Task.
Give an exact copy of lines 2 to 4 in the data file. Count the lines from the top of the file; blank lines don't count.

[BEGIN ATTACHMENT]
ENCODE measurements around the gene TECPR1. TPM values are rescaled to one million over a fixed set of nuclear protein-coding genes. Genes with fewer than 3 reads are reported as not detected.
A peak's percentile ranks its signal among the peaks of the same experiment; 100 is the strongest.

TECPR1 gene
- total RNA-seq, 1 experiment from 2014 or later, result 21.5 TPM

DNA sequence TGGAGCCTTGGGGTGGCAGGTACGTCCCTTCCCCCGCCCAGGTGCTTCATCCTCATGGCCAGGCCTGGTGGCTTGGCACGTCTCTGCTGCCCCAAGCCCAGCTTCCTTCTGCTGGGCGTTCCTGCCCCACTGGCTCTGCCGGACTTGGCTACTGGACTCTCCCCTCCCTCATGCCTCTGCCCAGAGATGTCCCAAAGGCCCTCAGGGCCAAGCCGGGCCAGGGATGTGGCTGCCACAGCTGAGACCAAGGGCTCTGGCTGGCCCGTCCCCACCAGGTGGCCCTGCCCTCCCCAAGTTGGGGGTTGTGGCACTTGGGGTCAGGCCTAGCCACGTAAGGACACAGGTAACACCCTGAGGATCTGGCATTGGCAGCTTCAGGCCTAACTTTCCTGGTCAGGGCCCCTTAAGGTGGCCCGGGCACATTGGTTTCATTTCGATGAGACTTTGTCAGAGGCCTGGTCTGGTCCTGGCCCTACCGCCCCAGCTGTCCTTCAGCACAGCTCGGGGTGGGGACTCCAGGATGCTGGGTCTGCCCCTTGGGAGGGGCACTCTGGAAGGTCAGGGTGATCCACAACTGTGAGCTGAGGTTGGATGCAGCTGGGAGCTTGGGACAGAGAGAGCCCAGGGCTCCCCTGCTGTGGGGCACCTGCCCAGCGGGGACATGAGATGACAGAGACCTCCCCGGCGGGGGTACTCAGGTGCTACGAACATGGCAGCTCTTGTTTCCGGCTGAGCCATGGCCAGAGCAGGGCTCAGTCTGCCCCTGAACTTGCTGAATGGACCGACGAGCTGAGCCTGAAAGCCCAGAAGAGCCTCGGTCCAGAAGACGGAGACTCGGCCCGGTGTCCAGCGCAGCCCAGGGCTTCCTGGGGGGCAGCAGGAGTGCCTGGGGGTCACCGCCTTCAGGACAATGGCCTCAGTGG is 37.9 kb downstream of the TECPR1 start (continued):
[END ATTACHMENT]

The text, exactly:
A peak's percentile ranks its signal among the peaks of the same experiment; 100 is the strongest.

TECPR1 gene
- total RNA-seq, 1 experiment from 2014 or later, result 21.5 TPM